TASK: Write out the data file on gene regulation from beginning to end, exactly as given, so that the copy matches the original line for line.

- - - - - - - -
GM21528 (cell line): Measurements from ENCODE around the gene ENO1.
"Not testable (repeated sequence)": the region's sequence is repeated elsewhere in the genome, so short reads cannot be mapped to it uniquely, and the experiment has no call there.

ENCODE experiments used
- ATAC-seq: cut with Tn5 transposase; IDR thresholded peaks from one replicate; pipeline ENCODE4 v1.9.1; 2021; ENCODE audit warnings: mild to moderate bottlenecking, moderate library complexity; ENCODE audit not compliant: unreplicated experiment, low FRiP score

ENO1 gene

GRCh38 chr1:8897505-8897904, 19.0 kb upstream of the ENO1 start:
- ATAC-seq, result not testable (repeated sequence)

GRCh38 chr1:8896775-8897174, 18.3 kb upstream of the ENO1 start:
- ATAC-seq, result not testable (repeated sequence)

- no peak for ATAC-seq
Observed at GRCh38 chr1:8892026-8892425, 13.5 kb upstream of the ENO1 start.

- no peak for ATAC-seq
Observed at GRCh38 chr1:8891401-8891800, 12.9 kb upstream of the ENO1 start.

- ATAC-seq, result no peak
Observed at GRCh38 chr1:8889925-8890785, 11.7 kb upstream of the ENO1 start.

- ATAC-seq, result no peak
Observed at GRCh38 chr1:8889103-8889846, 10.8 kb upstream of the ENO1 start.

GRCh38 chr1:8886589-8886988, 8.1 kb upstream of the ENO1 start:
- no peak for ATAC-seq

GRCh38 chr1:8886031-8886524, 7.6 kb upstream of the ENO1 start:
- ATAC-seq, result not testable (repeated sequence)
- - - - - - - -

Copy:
GM21528 (cell line): Measurements from ENCODE around the gene ENO1.
"Not testable (repeated sequence)": the region's sequence is repeated elsewhere in the genome, so short reads cannot be mapped to it uniquely, and the experiment has no call there.

ENCODE experiments used
- ATAC-seq: cut with Tn5 transposase; IDR thresholded peaks from one replicate; pipeline ENCODE4 v1.9.1; 2021; ENCODE audit warnings: mild to moderate bottlenecking, moderate library complexity; ENCODE audit not compliant: unreplicated experiment, low FRiP score

ENO1 gene

GRCh38 chr1:8897505-8897904, 19.0 kb upstream of the ENO1 start:
- ATAC-seq, result not testable (repeated sequence)

GRCh38 chr1:8896775-8897174, 18.3 kb upstream of the ENO1 start:
- ATAC-seq, result not testable (repeated sequence)

- no peak for ATAC-seq
Observed at GRCh38 chr1:8892026-8892425, 13.5 kb upstream of the ENO1 start.

- no peak for ATAC-seq
Observed at GRCh38 chr1:8891401-8891800, 12.9 kb upstream of the ENO1 start.

- ATAC-seq, result no peak
Observed at GRCh38 chr1:8889925-8890785, 11.7 kb upstream of the ENO1 start.

- ATAC-seq, result no peak
Observed at GRCh38 chr1:8889103-8889846, 10.8 kb upstream of the ENO1 start.

GRCh38 chr1:8886589-8886988, 8.1 kb upstream of the ENO1 start:
- no peak for ATAC-seq

GRCh38 chr1:8886031-8886524, 7.6 kb upstream of the ENO1 start:
- ATAC-seq, result not testable (repeated sequence)